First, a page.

Yvonne Keating remembers thrill of escaping from boarding school to go clubbing as a 'fun loving' teen
Published 02/05/2015 | 02:30
"Wait till I tell you about the time that I made a great escape from boarding school to dance the night away."
I read every Enid Blyton book going as a child, so when the prospect of boarding school came up, I couldn't wait to go. I thought it was going to be one unending adventure, full of midnight feasts and the like. How wrong I was.
It was even better than I ever thought it would be - but in a different way. I loved the lifestyle there and that feeling of independence. I felt pretty bad on my first day because my mother was crying, but I was so happy and couldn't wait to get stuck in. Sure, I missed my parents, but I really grew as a person there. I was supremely confident because of it.
'Boarding school' sounds really posh, but mine (Loreto Abbey in Rathfarnham, Co. Dublin) was a really down-to-earth place. There were only about 160 girls in the school, mostly from down the country. Some girls really struggled with homesickness, but not me. I might have been homesick once.
I was fun loving, but never much of a tear-away. I never gave my parents that many problems. But in the summer between 5th and 6th year, I'd gone to a couple of discos and had heard a lot about a place called Leeson Street.
One day during term, we decided we would sneak off the school and try a club there. We chickened out once or twice, but eventually we hatched a plan that involved calling a taxi from the school and arranging a pick-up from outside the Yellow House pub down the road.
There were a few parts to the adventure: first was not getting caught getting out of the school, the second was getting into the actual club on Leeson Street. The third challenge was getting back into the school.
Getting out of the school turned out to be the easy part. We got dressed before bed and when the nuns came to check on us, we kept the duvet covers up over our glitzy outfits. I think I'd bought this little black sequinned dress from Mirror Mirror for a tenner.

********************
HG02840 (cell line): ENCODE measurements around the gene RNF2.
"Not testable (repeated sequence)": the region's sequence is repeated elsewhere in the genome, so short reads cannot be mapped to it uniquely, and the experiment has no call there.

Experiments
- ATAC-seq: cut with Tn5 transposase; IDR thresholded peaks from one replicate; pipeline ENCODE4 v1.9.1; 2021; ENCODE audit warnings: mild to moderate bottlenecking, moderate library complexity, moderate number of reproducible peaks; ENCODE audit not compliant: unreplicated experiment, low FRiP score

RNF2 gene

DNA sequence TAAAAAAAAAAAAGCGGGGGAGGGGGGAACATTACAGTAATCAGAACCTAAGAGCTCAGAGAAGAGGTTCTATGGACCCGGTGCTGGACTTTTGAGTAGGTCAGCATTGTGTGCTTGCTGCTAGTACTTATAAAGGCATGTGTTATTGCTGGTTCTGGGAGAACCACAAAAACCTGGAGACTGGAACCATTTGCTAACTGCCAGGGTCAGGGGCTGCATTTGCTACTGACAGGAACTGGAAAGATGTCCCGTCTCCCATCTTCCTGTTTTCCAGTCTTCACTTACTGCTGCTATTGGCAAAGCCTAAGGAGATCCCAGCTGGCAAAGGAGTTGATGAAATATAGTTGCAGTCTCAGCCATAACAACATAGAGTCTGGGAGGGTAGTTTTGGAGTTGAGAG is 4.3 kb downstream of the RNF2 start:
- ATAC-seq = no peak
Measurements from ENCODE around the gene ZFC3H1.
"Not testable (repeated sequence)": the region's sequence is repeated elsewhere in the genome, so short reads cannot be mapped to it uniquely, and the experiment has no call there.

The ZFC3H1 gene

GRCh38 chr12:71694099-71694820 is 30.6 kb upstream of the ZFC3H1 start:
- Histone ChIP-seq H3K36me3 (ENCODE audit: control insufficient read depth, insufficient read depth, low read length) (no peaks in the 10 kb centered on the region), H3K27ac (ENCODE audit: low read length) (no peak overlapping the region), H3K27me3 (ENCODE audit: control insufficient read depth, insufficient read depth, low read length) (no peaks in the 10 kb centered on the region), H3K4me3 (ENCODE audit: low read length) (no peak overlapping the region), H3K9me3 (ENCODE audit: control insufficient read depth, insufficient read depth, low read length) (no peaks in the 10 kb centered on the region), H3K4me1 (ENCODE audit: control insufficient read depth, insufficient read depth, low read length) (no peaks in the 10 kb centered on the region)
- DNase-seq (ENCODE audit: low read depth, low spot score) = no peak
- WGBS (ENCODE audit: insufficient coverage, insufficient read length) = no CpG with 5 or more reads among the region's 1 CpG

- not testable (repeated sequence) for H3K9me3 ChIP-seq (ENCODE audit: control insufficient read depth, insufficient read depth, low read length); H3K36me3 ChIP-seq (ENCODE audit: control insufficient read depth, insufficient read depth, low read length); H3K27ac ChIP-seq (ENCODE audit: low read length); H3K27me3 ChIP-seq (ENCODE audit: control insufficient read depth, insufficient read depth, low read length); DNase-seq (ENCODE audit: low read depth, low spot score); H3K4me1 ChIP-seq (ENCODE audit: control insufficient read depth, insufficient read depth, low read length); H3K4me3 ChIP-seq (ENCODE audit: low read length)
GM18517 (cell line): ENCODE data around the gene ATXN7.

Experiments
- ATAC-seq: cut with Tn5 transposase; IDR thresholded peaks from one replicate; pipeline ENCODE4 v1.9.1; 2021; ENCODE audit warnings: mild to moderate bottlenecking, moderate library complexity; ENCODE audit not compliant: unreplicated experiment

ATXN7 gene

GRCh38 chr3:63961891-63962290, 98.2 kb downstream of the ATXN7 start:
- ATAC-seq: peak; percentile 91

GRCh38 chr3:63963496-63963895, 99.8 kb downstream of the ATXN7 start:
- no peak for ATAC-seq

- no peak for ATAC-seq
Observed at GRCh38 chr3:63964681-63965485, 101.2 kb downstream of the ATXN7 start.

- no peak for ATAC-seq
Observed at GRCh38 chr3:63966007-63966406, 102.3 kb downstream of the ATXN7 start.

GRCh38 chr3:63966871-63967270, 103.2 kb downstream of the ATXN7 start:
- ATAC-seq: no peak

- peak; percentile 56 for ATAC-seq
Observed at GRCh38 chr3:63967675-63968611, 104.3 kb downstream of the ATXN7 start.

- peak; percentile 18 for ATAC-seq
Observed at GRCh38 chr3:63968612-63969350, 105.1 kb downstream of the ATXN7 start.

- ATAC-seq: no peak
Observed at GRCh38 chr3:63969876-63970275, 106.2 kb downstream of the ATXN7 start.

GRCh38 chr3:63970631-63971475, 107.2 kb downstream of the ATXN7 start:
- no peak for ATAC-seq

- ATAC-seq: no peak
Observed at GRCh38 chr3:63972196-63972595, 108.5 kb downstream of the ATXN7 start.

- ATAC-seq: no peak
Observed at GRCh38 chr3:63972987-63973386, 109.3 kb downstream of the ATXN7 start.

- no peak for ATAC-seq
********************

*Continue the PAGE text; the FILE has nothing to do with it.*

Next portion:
My room was next to where the nuns slept, so you can only imagine the adrenaline. The taxi picked us up around 12.30am.
Once we got into town, we ended up in a club called Leggs; we weren't big drinkers or anything but we just wanted the buzz of being in there. We ended up getting back to the school at about 5am or 6am.
We knew we couldn't get in the front door, but I had a plan. I was extremely fit and it wouldn't have been out of the ordinary for me to be training very early before school. Our plan was to go through the back and change into our gym gear and make it look like we were all training. We'd thrown our gym gear over the convent wall the day beforehand. It meant we got back into the school easily enough, and we had about 20 minutes in bed before we were called to get up.
I was so tired that I pulled a sickie, stayed in bed and got tea and toast brought to me by the nuns. I felt only a tiny bit bad about it at the time. So successful was our great escape that we ended up doing it a few times in that final year.
I went back to the school a few years later and told the head nun what we did. She laughed and said, "would you ever stop? I totally knew what you were up to".
Earlier this year, we had our school reunion and ended up in House - just two doors down from Leggs on Leeson Street - of all places. If anything, we worried that we were too old to be in there now.
At one point I did think about sending my own kids to boarding school. I suggested it to them, but would never try to persuade them to go. Besides, the older two are well settled in their schools. The thing is, I'd miss my kids dreadfully if they did go. I'm not sure I could do it as a parent.
My eldest daughter, Missy, is quite like me; she has a great sense of fun but sensible too. I trust her to make good choices.
I've no doubt that she'll get up to things when she gets to that age, but we've a very open relationship, so she tends to tell me she's about to do something that she thinks might be wrong. Or, in some rare cases, she tells me all about it afterwards because she's developed a guilty conscience!